Jul 15, 2019 - 9:00am

America’s Hidden Workforce


Chief Executive Officer, U.S. Chamber of Commerce

Our nation faces a unique challenge. There are currently more jobs available than there are people to fill them. The unemployment rate is at a remarkably low 3.7%, but 7.5 million jobs sit vacant. One of the many ways the U.S. Chamber of Commerce is working to fill that gap is helping formerly incarcerated individuals reenter the workforce and rebuild their lives.

Second chance hiring not only reduces recidivism rates but also helps well-intentioned and hardworking Americans make the most of their talents and abilities. And by tapping into America’s hidden workforce – the more than 600,000 former inmates who return to society each year – it will ensure that our economy is reaching its full potential. 

To that end, we must do more to help the 75% of former inmates who find themselves still looking for jobs a year after being released from prison – often due to stigma. That’s why we are working closely with the Trump administration to promote second chance hiring. Last month, I joined the president at the White House where he announced plans to encourage public- and private-sector employers to give ex-offenders meaningful job opportunities.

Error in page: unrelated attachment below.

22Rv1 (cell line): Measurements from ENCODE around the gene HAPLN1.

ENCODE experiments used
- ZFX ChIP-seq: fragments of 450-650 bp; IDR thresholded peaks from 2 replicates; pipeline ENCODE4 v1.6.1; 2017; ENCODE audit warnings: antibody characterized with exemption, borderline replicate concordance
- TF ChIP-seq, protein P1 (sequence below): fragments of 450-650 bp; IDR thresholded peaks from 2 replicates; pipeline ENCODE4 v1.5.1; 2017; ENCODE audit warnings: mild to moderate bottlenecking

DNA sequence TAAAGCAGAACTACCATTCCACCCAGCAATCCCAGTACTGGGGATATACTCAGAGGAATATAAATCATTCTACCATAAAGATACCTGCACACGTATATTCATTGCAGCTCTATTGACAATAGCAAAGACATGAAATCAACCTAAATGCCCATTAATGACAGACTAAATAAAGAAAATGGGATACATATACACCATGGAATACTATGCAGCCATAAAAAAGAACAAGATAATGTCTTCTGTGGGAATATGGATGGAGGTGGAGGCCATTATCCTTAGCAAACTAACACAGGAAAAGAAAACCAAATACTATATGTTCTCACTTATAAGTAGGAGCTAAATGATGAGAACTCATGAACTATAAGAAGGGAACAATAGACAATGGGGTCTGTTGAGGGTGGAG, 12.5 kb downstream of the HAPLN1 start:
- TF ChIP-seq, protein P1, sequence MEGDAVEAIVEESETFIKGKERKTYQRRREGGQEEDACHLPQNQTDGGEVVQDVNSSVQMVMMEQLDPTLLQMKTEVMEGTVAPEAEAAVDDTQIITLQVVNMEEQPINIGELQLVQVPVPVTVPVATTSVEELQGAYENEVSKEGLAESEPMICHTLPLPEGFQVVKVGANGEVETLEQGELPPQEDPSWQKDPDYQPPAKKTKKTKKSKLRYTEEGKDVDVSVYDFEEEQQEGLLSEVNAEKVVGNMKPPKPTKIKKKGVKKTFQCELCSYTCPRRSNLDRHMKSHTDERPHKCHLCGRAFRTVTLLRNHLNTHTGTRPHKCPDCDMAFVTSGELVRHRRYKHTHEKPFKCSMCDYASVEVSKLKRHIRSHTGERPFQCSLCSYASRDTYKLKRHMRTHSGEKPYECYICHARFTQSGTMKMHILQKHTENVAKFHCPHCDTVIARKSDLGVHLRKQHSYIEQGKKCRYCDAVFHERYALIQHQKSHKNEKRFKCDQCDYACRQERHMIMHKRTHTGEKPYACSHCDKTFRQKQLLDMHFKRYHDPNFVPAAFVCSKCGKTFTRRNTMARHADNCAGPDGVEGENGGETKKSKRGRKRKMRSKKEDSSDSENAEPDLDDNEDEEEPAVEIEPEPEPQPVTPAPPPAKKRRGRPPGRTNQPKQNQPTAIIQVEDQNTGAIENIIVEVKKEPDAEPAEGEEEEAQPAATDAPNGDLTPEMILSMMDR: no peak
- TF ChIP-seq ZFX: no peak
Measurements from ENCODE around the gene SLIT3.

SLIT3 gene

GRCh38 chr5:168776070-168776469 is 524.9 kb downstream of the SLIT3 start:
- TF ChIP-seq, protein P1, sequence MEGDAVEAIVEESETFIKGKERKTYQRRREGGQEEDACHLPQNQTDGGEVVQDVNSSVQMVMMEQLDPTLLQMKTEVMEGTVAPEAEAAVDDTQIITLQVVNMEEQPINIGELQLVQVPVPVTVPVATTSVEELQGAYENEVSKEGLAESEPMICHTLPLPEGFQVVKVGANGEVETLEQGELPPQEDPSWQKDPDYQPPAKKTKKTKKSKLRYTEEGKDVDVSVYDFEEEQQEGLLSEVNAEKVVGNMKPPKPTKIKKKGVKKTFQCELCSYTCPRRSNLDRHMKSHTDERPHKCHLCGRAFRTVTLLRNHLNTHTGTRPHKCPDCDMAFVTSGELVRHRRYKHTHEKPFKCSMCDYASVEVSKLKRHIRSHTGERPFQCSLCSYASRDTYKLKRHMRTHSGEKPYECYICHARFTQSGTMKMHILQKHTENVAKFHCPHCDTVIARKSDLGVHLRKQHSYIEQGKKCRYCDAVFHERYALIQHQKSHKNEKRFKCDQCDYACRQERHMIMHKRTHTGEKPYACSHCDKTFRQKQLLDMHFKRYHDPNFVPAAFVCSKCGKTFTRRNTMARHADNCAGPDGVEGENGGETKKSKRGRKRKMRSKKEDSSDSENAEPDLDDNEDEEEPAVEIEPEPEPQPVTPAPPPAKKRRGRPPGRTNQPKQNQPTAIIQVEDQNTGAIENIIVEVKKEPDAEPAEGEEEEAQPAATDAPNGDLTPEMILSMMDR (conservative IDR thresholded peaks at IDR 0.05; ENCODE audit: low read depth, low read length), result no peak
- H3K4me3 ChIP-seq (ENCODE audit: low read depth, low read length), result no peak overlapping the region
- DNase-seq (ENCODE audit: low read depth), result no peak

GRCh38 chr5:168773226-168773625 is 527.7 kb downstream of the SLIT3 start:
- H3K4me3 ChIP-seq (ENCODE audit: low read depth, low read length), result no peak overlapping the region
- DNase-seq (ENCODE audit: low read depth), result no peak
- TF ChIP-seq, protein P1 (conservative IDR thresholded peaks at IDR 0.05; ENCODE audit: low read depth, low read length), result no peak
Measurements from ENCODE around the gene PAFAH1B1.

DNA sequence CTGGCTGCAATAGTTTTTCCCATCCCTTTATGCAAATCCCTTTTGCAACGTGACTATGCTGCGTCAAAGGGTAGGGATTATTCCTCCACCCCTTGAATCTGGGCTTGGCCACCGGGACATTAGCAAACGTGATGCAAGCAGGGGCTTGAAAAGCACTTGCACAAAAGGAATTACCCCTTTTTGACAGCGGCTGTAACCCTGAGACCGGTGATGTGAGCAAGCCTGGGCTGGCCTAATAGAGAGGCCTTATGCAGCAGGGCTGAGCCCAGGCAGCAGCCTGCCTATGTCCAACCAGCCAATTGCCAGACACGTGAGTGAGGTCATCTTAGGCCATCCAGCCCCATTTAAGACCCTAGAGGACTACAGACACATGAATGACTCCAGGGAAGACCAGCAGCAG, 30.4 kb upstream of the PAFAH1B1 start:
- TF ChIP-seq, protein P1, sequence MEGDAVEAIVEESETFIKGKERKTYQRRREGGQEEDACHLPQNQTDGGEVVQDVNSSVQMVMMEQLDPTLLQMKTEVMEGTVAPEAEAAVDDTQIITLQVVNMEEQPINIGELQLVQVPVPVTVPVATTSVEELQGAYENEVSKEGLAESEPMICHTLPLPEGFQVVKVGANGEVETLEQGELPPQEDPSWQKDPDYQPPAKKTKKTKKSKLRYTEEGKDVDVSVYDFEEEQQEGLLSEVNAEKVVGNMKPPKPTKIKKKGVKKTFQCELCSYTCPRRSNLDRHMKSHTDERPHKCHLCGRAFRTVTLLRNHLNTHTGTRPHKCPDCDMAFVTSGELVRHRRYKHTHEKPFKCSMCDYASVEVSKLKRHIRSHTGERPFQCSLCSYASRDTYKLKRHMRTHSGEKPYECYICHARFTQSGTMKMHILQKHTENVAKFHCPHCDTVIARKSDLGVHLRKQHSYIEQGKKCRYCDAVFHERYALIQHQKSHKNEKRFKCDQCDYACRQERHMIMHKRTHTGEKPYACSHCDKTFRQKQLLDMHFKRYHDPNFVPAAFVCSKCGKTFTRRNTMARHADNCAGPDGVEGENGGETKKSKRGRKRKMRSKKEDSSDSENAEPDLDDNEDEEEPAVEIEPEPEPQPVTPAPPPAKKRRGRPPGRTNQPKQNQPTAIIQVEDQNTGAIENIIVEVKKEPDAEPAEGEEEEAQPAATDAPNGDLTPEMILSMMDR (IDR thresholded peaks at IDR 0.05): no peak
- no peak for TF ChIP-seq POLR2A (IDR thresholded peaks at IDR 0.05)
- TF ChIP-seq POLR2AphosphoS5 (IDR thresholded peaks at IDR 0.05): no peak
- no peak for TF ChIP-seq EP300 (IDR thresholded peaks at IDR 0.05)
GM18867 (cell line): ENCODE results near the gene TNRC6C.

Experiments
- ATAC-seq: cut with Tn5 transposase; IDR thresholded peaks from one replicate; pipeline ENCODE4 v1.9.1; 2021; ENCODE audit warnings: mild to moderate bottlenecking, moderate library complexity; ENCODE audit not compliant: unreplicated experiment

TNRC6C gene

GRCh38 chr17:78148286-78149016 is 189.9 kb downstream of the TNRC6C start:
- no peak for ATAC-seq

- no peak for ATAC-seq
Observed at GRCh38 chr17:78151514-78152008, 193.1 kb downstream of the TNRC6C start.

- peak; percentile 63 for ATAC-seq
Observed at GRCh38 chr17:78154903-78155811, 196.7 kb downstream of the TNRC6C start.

Also, the U.S. Chamber Foundation launched America Working Forward: Hidden Workforce, a project exploring employer-led programs that give people who have been or will soon be released from prison training and support as they navigate the job market. This project highlights the human stories behind second chance hiring, including the success of companies that have made this hiring practice core to their business model.    

Take, for example, Dave’s Killer Bread, an organic bakery in Oregon that was founded by an ex-offender and today employs more than 200 formerly incarcerated individuals. Or consider the rapid growth of ConBody, a minimalist fitness gym with “prison-style” workout classes led by ex-convicts. Ask the CEOs of these companies and both will tell you the same thing – they have succeeded not in spite of but because of second chance hiring. 

We introduced our Hidden Workforce project last month at America Working Forward, an event featuring business leaders, nonprofits, and entrepreneurs building pathways for inmates and ex-offenders to join the workforce. There we heard from several advocates for criminal justice reform, including Piper Kerman, whose memoirs about her experience in prison inspired the critically acclaimed Netflix series Orange Is the New Black

We stand with Piper, the president, and employers across the country in supporting efforts to help formerly incarcerated individuals secure good jobs and build fulfilling lives. These men and women have paid their debt to society and have earned a second chance at the American Dream.

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About the Author

About the Author

Thomas J. Donohue
Chief Executive Officer, U.S. Chamber of Commerce

Thomas J. Donohue is chief executive officer of the U.S. Chamber of Commerce.